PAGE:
Wildflower’s menu is a roll call of indigenous ingredients. Raw scallops from Rottnest Island are teamed with citrussy Geraldton wax and crunchy, salty sea fern. Kangaroo meat is smoked with jarrah wood and served with a blood lime and native basil dressing.

There’s a rhubarb and Davidson’s plum sorbet and local lamb teamed with saltbush and charred Warrigal greens. It’s exciting food from a young chef who has tapped into a newly forged Perth trope, blending the modern with the ancient.

This is also happening at Yagan Square, a new development of public spaces and eating and drinking venues built over the railway lines of Perth’s central transport hub. Named after an aboriginal elder and chief resistance leader of the Noongar people in the early days of settlement, Yagan Square has linked the city with the inner suburb of Northbridge, formerly isolated by the railway tracks. This new access to Northbridge has seen the suburb, once a mix of slightly seedy nightclubs, abandoned shopfronts and the city’s Chinatown, transform into a relaxed, bohemian and multicultural dining and drinking destination enjoyed by people of all ages.

‘Northbridge is the heart and soul of Perth now,’ says John Parker, owner of both The Standard, a bar and restaurant with a labyrinthine beer garden lit by fairy lights, and the beautifully renovated Royal Hotel, across the tracks on the city’s edge. ‘There’s a particular character here, like a village, with a lot of young independent operators opening edgy businesses with really good energy.’

Among these is Wines of While, Perth’s first dedicated natural wine bar, located in a relaxed art nouveau shopfront, where owner Sam Winfield stocks ‘every Australian producer that does natural wine’ and pairs them with simple wine-friendly food like house-baked sourdough with a garlicky stew of white beans.

This relaxed approach is also on display in Fremantle, a half-hour drive south of Perth. Fremantle is a port town with well-preserved Gold Rush-era architecture and a waterfront precinct where vast fish and chips restaurants line the wharves at Fishing Boat Harbour. But Fremantle has also led the way in quirky back-street diners.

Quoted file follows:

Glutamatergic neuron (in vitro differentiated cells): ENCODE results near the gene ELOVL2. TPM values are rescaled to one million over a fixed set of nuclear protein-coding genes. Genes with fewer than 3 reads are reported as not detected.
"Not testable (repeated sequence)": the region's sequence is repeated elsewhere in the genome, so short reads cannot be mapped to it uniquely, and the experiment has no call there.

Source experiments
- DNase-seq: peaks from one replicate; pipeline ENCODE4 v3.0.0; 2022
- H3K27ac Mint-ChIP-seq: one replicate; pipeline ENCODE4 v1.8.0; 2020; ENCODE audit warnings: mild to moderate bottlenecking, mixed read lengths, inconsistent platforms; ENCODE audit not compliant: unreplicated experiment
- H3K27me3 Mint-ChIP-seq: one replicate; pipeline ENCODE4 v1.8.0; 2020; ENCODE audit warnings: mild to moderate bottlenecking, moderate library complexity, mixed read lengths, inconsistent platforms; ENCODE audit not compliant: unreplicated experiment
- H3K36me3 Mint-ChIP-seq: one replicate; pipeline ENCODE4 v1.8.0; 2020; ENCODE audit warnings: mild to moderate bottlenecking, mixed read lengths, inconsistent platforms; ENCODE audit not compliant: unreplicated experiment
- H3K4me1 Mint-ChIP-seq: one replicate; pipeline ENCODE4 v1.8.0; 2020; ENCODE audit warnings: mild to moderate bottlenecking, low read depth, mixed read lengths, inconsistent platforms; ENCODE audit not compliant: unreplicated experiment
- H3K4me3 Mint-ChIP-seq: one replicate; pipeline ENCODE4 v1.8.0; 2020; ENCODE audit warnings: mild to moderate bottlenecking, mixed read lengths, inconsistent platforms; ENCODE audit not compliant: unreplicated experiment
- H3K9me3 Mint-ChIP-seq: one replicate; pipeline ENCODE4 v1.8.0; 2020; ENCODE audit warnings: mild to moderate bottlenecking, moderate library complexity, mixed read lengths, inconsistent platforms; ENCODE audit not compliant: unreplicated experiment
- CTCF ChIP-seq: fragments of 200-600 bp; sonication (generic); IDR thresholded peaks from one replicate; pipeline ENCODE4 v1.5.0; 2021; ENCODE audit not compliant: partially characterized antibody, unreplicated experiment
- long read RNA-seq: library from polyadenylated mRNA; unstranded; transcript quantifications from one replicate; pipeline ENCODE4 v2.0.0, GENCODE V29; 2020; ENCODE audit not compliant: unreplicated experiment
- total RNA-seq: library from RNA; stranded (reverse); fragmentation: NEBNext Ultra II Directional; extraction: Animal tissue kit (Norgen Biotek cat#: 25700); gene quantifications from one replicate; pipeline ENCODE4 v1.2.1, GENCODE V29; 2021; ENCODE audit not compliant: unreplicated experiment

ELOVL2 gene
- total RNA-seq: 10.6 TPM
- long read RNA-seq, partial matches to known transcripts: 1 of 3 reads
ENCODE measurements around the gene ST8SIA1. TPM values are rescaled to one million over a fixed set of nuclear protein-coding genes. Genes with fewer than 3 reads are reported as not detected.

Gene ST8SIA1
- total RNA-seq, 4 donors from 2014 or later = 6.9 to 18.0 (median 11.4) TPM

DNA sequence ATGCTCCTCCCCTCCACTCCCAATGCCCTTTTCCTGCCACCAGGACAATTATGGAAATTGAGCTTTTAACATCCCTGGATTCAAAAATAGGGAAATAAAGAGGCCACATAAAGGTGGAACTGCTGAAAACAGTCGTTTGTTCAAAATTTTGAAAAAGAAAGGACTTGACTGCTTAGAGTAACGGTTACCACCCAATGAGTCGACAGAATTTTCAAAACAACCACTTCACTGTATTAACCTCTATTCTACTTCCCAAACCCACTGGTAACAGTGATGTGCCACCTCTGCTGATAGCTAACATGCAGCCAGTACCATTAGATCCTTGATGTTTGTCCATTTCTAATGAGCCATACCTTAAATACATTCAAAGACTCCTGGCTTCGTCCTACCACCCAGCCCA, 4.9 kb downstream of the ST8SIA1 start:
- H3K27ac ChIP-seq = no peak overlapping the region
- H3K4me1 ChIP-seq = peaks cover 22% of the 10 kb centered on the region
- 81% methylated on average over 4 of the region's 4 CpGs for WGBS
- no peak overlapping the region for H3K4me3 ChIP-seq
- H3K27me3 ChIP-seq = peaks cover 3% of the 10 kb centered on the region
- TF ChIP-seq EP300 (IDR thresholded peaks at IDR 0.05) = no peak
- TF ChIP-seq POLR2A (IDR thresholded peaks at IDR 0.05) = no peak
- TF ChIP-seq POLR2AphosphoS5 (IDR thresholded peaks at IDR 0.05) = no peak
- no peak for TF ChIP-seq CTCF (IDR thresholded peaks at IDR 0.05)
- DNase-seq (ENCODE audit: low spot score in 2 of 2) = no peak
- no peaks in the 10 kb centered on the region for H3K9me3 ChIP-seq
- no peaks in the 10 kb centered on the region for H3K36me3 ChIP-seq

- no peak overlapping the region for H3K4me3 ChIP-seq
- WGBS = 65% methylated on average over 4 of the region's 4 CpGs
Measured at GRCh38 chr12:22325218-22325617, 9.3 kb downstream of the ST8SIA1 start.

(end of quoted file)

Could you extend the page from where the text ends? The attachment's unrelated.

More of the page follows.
Bakery and restaurant Bread in Common has a menu designed around the sourdough baked daily in ovens fired with eucalyptus wood. Strange Company is a late-night hybrid bar/café/restaurant that serves local sardines, Rottnest Island scallops, soft shell crab and Fremantle octopus in tapas-style combinations alongside local craft beer and a cocktail list that includes Doctors Orders, made with local West Winds gin and garnished with saltbush and olives.

Fremantle is also the gateway to Rottnest Island, a sandy, low-lying island 18km west of Fremantle known as ‘Rotto’ by locals. The former penal colony and military barracks is now a laid-back holiday destination, a protected nature reserve that’s home to teeming birdlife and the quokka, a super-cute jumping marsupial.

The waters around Rottnest Island are strictly regulated to ensure sustainability and so produce an amazing variety of sea creatures. There are scallops, clams, mussels, crabs, prawns, several varieties of snapper (including the coveted goldband snapper) dhufish, tailor and flathead. The star of the seafood show, however, is the western rock lobster that thrives in the deep, clear waters off the island.

The best way to eat a western rock is via Rottnest Cruises’ Wild Seafood Experience boat tour. Guests assist in retrieving lobsters from pots submerged 20-100m deep in the ocean. The crustaceans are then served on board, both as sashimi, with citrus and soy sauce, and halved, brushed with olive oil, garlic and parsley and barbecued. Eating lobster at a white-clothed table on a bobbling boat as humpback whales breach in the distance or an occasional shark glides underneath the boat is definitely one for the bucket list.

At Pinky’s Beach Club at Discovery, the new eco-friendly luxury tent resort on Rotto’s north-east coast, chef Karl Wulf is working to develop relationships with local fisherman so that he can serve the local seafood, something that’s been surprisingly rare on the island.

‘We’re doing something new here,’ says Wulf, delivering a bowl of local clams cooked over charcoal and flavoured with white miso butter. ‘Getting reliable sources of fresh seafood on the island can be tricky, but I’m dealing directly with the fisherman and so am able to serve the ingredients that people now expect to get here.’

It’s this kind of expectation that’s helping to fuel Perth’s food revolution. Diners now expect to eat food and wine of local provenance and a new generation of restaurateurs, bar owners, brewers and distillers are answering the call. It’s an exciting time to be eating and drinking in the West.

Michael Harden and Ewen Bell travelled to Perth courtesy of Tourism Western Australia.